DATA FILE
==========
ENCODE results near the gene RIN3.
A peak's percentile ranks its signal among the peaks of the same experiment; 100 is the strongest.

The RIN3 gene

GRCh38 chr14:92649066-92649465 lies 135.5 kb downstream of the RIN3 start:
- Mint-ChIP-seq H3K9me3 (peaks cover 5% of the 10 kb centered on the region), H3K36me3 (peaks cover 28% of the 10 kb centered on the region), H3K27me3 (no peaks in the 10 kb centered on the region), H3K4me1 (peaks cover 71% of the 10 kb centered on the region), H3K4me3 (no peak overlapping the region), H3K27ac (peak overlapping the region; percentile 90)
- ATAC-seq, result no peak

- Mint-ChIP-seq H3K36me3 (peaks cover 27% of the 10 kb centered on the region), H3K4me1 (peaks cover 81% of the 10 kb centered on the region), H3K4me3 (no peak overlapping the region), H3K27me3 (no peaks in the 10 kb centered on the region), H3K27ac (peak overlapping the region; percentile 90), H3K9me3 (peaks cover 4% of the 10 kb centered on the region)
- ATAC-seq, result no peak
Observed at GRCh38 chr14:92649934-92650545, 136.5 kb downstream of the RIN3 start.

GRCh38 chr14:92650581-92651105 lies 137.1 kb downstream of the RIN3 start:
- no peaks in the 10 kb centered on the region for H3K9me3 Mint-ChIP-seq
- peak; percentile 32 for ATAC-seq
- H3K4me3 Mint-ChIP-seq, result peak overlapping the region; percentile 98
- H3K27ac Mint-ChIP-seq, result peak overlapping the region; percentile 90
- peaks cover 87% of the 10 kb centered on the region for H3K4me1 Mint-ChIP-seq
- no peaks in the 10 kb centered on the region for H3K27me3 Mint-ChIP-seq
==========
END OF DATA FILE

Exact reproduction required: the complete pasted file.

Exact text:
ENCODE results near the gene RIN3.
A peak's percentile ranks its signal among the peaks of the same experiment; 100 is the strongest.

The RIN3 gene

GRCh38 chr14:92649066-92649465 lies 135.5 kb downstream of the RIN3 start:
- Mint-ChIP-seq H3K9me3 (peaks cover 5% of the 10 kb centered on the region), H3K36me3 (peaks cover 28% of the 10 kb centered on the region), H3K27me3 (no peaks in the 10 kb centered on the region), H3K4me1 (peaks cover 71% of the 10 kb centered on the region), H3K4me3 (no peak overlapping the region), H3K27ac (peak overlapping the region; percentile 90)
- ATAC-seq, result no peak

- Mint-ChIP-seq H3K36me3 (peaks cover 27% of the 10 kb centered on the region), H3K4me1 (peaks cover 81% of the 10 kb centered on the region), H3K4me3 (no peak overlapping the region), H3K27me3 (no peaks in the 10 kb centered on the region), H3K27ac (peak overlapping the region; percentile 90), H3K9me3 (peaks cover 4% of the 10 kb centered on the region)
- ATAC-seq, result no peak
Observed at GRCh38 chr14:92649934-92650545, 136.5 kb downstream of the RIN3 start.

GRCh38 chr14:92650581-92651105 lies 137.1 kb downstream of the RIN3 start:
- no peaks in the 10 kb centered on the region for H3K9me3 Mint-ChIP-seq
- peak; percentile 32 for ATAC-seq
- H3K4me3 Mint-ChIP-seq, result peak overlapping the region; percentile 98
- H3K27ac Mint-ChIP-seq, result peak overlapping the region; percentile 90
- peaks cover 87% of the 10 kb centered on the region for H3K4me1 Mint-ChIP-seq
- no peaks in the 10 kb centered on the region for H3K27me3 Mint-ChIP-seq